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'Pageant' Leaves The Outcome To The Audience

Michael Taggart, flickr Creative Commons
A production of 'Pageant.'

It has been more than half a century since my mother entered me in a Beautiful Baby contest. I did not win, but as I have no memory of the event, I have been able to carry on quite nicely in spite of it.

While some people point to the Greeks for the origin of the beauty competition (the contestants were Hera, Aphrodite and Athena, and the top prize was a golden apple), it was PT Barnum who introduced the event to the American masses in the mid-19th century. Barnum overcame the reticence that proper Victorian-era ladies felt at being exhibited by using photographs, rather than the women in person.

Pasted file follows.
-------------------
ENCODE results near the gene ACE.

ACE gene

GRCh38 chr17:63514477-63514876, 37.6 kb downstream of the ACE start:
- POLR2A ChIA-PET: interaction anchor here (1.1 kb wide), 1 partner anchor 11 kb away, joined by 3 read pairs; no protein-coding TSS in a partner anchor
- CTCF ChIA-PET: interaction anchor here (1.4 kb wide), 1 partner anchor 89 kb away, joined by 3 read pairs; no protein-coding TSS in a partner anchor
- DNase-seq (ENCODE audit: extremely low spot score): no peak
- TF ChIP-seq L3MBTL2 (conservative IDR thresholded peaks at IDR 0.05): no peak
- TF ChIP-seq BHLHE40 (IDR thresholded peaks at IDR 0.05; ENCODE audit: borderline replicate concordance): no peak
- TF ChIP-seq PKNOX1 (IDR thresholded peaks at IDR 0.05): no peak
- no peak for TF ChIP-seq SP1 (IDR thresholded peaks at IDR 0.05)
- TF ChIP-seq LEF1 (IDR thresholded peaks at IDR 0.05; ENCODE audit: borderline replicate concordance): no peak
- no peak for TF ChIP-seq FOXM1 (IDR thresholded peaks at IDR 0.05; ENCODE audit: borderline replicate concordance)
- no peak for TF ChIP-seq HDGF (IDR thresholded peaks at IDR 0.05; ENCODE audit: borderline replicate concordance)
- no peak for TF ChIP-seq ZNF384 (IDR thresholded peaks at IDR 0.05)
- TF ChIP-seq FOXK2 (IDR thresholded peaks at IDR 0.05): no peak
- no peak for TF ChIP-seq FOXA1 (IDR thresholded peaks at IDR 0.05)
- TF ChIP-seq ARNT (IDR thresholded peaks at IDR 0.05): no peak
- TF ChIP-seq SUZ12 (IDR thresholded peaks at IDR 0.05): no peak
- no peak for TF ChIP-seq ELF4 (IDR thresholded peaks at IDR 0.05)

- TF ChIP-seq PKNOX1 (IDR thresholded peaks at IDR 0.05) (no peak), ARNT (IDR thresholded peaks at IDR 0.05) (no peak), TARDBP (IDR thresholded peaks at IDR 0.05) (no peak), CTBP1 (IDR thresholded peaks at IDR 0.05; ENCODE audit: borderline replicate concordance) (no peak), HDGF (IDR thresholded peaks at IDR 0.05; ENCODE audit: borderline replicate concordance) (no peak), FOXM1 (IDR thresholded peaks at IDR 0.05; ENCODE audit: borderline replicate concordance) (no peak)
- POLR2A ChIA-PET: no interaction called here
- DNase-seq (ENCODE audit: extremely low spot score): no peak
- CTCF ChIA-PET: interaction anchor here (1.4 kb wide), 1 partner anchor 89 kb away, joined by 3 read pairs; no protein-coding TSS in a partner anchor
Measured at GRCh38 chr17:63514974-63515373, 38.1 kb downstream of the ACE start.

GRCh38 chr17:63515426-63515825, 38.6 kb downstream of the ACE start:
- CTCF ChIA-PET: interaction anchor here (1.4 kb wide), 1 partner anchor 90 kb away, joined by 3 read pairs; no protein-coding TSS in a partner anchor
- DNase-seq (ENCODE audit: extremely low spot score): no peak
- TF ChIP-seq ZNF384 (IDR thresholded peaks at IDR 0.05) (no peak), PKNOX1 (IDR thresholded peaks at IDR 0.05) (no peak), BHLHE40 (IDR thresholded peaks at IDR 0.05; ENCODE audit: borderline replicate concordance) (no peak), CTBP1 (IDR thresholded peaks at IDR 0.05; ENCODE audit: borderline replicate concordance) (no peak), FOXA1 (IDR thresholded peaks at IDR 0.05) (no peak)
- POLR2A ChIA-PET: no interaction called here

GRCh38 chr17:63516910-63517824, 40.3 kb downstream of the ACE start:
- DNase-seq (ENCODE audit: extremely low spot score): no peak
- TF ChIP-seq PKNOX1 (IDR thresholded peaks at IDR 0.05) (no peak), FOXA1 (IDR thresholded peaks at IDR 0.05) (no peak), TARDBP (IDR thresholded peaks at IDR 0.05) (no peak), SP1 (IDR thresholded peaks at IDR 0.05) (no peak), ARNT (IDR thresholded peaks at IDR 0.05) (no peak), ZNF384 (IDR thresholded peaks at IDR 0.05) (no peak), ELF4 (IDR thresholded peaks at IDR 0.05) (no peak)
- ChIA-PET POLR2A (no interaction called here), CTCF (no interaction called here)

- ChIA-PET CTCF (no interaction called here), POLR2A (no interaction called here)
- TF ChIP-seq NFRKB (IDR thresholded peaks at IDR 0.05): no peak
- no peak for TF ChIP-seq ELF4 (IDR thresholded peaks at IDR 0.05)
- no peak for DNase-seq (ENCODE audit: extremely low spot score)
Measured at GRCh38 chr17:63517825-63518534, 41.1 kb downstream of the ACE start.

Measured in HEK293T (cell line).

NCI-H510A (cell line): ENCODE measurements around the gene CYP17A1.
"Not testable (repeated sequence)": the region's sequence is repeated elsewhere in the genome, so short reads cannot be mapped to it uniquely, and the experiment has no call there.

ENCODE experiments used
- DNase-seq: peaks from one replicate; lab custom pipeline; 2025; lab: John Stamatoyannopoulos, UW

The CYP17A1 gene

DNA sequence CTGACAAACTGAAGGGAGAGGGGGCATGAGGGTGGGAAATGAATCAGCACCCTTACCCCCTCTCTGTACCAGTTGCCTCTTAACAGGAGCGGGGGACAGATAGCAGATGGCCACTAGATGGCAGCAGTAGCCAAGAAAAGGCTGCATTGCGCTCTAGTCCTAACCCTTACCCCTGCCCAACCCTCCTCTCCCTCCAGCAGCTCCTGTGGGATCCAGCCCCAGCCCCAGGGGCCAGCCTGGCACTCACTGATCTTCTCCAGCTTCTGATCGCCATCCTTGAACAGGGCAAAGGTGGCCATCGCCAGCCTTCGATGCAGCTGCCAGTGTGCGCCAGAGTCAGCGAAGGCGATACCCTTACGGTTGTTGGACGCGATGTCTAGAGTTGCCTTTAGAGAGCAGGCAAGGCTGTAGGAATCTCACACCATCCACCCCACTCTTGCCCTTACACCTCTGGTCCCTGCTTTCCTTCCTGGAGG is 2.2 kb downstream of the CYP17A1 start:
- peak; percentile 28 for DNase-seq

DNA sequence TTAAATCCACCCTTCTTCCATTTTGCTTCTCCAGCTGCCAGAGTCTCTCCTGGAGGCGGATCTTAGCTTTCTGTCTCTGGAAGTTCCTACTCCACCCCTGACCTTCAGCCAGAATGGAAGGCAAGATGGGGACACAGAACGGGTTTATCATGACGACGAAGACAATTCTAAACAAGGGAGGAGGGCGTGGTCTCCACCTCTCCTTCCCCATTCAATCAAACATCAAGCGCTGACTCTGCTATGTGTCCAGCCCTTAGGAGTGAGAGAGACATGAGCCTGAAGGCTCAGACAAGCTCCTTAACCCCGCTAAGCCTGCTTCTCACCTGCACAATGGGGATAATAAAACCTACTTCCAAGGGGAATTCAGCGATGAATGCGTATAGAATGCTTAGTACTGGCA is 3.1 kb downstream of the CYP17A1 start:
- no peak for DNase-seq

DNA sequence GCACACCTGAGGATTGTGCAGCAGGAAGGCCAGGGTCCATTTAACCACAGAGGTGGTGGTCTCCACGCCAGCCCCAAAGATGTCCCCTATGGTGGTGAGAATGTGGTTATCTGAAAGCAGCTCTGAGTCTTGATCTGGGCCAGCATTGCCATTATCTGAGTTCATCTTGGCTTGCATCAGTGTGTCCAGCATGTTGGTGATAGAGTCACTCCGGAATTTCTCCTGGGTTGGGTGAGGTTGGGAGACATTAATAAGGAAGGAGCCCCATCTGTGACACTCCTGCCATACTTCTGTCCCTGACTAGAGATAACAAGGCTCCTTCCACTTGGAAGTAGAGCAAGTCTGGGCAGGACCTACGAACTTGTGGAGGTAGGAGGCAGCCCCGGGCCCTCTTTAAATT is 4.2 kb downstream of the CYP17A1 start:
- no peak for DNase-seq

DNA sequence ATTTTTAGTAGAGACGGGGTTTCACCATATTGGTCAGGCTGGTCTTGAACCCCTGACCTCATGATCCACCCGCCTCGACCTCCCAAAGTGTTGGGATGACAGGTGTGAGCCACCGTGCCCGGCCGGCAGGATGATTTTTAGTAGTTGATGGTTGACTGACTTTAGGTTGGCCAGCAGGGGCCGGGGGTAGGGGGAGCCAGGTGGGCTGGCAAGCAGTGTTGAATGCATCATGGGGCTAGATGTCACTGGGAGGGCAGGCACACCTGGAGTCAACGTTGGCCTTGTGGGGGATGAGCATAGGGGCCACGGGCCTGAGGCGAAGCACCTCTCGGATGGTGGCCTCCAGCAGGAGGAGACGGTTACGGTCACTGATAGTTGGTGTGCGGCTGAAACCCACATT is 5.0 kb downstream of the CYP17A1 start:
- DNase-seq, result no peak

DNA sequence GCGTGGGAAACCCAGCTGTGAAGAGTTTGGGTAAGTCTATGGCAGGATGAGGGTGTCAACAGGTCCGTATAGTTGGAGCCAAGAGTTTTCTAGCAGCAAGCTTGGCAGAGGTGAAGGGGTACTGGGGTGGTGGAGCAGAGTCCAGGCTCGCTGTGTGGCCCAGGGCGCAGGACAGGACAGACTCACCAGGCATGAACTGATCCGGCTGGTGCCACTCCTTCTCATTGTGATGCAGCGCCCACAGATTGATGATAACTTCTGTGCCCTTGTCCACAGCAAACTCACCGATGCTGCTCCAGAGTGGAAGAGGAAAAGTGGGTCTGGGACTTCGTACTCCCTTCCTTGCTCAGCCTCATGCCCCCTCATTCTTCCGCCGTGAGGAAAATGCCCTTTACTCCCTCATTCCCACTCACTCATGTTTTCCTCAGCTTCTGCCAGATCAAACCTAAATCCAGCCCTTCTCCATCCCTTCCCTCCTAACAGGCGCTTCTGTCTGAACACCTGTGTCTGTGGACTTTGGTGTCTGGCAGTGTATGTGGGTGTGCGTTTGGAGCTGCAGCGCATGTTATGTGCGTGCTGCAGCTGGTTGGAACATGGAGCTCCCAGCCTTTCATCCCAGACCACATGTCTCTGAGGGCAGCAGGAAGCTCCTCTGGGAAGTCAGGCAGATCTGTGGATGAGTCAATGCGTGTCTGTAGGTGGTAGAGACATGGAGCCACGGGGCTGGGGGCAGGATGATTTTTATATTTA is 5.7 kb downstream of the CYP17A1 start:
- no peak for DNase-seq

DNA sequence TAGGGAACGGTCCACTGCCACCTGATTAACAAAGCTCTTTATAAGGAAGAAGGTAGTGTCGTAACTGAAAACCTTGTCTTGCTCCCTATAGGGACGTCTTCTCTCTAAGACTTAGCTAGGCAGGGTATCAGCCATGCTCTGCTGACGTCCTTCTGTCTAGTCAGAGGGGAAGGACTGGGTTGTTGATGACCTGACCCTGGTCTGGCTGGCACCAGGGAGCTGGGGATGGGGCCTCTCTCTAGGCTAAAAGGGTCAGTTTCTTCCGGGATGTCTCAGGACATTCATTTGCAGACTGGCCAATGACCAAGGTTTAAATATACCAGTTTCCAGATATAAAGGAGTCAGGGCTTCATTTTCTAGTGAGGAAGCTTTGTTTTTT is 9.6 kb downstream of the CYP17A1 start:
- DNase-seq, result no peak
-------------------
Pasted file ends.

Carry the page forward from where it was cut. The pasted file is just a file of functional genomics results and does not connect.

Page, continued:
In 1921, in an attempt to hold on to summer visitors past Labor Day, Atlantic City produced its first Miss America beauty pageant. Organizers promoted the event as healthy competition for wholesome young women—and fine role models for little girls.

The 21st century has seen a steady waning of popularity of such contests, but Roxy's Downtown is bringing it back—or a version of it, anyway, with the comic audience-participation musical Pageant, by Bill Russell and Frank Kelly.

Six manly competitors strut their drag to vie for the title of Miss Glamouresse and the chance to act as spokesmodel for Glamouresse Cosmetics. Judges are chosen from members of the audience, so the possibility is good that the winner could change nightly.

Pageant is on stage at Roxy's Downtown through September 12th.